5436-38 South Harper Ave. (5th Ward) – This is a five-unit residential building that was originally created as a six-unit building when two of the units were combined. The applicant and building owner, Jerome Ettinger, sought a rezone to return the building to its original six units. “This is a project that will provide additional housing to the community,” Ettinger’s attorney, Tom Pikarski, told the committee. No questions were asked, and the zoning change was approved. (02015-8483)
816-36 W. 38th Street/ 3755-3769 S. Lituanica Ave. (11th Ward) – This approved zoning change would help facilitate part of Lexington Homes’ proposed townhome community near Donovan Park in Bridgeport. The developer’s attorney, Barry Ash, said there’s currently a vacant building and lot on the land, which they plan to demolish to build eight-single family townhomes, each on a 26-foot wide lot with a two-car garage. Ash told the committee that local residents voiced support for the application at a recent community meeting, but Ald. Patrick Daley Thompson (11) can’t approve the rezone, “because of the conflict that he has with the owner.” Thompson is not on the zoning committee, as Chairman Solis pointed out, but he will abstain from voting when it is brought up to the full council. Their request down zones the property from a manufacturing district (M1-2) to a residential district (RM4.5). (O2015-8480) The other Lexington Homes’ application, a request to rezone an adjacent parcel of land to build 21 townhomes, was deferred in committee. Ald. Thompson made a last minute request to defer when the item was brought up for consideration.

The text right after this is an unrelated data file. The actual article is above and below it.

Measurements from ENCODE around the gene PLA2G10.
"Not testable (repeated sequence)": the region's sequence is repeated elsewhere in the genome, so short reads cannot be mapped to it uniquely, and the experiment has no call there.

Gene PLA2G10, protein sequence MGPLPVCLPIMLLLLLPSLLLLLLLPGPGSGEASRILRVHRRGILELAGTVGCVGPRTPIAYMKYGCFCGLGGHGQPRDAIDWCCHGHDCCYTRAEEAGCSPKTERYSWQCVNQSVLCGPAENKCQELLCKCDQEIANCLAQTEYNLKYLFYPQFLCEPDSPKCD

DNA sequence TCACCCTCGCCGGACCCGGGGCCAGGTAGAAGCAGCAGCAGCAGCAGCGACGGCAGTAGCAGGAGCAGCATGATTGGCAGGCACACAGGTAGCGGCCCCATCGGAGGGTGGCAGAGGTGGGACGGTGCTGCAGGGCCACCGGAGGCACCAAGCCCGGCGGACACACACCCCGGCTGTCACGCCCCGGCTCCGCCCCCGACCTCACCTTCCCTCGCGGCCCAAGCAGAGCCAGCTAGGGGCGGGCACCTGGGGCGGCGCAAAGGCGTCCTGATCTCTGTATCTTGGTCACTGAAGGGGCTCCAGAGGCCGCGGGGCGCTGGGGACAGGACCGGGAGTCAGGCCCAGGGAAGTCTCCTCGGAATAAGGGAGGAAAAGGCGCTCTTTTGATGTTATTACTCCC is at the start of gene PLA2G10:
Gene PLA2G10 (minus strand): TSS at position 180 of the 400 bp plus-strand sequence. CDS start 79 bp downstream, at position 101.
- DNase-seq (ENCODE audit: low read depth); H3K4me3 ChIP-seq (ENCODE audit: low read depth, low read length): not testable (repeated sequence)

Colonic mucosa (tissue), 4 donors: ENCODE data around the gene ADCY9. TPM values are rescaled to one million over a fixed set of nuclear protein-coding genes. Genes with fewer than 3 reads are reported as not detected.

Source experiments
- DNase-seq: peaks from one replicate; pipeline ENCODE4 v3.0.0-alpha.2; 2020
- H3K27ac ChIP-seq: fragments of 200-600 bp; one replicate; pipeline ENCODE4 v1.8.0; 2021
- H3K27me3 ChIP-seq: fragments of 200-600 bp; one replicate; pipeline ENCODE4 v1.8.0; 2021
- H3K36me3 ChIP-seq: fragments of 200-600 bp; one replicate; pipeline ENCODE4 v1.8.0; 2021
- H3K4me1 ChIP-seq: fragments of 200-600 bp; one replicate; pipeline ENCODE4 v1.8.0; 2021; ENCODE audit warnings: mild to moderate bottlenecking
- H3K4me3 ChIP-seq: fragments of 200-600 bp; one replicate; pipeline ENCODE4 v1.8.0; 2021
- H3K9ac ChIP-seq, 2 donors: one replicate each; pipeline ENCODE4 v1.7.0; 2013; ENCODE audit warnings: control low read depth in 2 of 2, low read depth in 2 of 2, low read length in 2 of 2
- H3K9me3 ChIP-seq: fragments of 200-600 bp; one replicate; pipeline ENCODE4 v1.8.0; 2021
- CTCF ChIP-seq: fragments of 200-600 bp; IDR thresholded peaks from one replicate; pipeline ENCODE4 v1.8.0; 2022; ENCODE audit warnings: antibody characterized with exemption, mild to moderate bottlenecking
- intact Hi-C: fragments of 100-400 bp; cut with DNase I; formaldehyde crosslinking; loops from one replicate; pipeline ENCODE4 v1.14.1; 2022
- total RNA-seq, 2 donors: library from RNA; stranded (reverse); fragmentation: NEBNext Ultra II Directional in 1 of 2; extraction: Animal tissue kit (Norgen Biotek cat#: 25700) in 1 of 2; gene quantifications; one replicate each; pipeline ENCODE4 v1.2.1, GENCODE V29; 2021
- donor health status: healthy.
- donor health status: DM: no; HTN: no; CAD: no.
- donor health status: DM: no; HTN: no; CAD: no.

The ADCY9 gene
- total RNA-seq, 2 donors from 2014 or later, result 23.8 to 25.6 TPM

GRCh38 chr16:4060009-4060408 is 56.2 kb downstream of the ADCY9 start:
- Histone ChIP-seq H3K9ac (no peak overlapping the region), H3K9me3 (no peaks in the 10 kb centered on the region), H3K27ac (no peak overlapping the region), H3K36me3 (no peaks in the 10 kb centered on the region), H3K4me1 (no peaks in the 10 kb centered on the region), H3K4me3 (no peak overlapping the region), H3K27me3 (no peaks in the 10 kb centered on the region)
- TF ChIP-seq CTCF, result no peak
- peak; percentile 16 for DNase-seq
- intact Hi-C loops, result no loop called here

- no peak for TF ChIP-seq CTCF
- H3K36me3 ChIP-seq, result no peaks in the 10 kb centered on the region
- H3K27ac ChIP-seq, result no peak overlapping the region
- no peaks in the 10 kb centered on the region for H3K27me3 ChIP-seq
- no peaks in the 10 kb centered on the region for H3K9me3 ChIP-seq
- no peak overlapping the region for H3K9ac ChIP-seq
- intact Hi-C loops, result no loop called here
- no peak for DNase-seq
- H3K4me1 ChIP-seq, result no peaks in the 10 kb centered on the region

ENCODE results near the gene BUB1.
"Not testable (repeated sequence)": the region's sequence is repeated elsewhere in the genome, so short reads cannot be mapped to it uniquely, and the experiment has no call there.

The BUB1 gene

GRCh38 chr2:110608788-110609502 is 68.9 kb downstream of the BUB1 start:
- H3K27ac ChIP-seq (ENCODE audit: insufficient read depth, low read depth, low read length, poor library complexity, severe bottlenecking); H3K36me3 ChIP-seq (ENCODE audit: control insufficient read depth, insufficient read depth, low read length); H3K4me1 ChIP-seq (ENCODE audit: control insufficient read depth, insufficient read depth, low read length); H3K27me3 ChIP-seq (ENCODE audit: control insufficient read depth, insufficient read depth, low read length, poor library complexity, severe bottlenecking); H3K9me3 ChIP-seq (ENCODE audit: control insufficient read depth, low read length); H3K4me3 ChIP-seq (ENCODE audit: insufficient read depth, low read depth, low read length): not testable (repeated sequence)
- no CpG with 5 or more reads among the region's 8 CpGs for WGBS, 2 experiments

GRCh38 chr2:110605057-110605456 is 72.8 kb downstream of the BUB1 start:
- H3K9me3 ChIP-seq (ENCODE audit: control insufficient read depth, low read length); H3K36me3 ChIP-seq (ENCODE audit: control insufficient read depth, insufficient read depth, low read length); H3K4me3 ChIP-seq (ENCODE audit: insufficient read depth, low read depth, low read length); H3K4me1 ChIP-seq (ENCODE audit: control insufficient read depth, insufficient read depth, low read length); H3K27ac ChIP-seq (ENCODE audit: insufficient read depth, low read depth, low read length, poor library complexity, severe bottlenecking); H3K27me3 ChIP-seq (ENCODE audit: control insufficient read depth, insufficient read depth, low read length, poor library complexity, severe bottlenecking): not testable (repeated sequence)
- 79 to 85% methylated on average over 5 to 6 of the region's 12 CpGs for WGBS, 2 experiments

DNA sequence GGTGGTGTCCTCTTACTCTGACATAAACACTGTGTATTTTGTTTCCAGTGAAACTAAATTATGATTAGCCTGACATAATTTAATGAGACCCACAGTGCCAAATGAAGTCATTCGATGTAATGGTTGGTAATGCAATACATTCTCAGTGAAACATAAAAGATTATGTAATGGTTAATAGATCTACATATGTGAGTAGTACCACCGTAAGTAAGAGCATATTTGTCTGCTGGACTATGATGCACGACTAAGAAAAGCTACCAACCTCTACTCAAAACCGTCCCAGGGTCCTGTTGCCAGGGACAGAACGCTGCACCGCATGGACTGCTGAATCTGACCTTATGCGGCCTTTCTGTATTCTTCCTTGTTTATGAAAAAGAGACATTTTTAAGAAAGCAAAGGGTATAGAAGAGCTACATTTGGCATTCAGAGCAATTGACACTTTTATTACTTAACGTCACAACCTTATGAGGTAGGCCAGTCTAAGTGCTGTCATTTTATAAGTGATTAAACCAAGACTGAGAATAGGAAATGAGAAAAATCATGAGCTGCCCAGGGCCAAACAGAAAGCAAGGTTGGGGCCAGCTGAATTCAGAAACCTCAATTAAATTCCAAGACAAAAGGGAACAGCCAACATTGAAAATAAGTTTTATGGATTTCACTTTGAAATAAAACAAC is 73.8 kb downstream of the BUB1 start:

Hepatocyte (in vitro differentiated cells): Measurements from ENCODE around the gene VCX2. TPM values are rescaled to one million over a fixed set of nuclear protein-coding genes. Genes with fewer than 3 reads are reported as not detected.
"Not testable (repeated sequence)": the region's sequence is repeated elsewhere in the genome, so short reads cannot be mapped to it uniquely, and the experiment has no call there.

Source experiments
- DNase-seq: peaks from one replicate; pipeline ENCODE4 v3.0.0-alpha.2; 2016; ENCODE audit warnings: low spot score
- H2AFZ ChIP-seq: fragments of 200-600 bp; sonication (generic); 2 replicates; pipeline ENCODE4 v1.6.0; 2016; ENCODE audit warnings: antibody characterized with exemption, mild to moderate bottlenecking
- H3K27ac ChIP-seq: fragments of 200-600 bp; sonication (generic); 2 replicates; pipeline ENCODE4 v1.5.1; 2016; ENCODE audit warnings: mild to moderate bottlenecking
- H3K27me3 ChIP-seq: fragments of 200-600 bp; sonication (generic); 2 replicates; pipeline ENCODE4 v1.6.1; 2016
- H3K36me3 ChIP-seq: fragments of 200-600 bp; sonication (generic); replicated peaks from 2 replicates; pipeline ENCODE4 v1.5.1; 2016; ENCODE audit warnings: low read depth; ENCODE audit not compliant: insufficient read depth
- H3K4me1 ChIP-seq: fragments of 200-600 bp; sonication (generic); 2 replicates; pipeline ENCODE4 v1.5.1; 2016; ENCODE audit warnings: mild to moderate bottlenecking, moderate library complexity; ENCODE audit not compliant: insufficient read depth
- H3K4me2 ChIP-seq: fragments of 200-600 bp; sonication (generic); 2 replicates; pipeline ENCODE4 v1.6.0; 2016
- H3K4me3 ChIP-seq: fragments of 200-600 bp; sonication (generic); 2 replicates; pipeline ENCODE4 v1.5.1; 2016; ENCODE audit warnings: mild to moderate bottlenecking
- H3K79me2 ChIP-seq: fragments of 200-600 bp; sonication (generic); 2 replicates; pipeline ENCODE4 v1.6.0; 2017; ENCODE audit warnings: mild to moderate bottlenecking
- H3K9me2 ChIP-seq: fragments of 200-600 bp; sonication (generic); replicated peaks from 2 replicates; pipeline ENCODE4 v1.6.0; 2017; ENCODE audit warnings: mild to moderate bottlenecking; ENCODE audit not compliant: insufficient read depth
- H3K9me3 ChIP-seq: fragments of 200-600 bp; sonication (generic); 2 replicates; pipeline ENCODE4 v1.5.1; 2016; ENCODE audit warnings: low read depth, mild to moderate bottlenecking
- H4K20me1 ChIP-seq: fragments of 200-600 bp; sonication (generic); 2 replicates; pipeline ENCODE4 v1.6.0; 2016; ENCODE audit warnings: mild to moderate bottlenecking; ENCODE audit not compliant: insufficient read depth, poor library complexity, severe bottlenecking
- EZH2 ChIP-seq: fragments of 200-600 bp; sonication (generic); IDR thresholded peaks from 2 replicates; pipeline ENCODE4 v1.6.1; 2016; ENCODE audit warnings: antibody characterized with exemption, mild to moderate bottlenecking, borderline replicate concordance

1546-1558 W. 35th St./3449-3459 S. Ashland Ave. (12th Ward) – AttorneyRichard Toth with Daley and Georges told the committee that building was once home to a currency exchange business that had a grandfathered business license to operate in a residential zoned building. But since that business finished up its lease, the property owner, Daniel Kravitz, wants to bring the property up to conformity to allow for new commercial uses. Other than some rehabilitation work on the inside, no substantial changes will be made to the 3,000-square-foot building and 29 parking spaces will be added, he said. Ald. Brendan Reilly (42) said the number of parking spaces was unusually high for such a small building and asked what the planned use will be. Toth said Kravitz owns a line of consumer loan businesses and plans to add one there. There’s also a t-shirt making business renting out part of the building, he added. Local Ald. George Cardenas (12) provided a letter of support, but did not testify. The committee approved the rezone to a neighborhood commercial district (C1-1). (O2015-8478)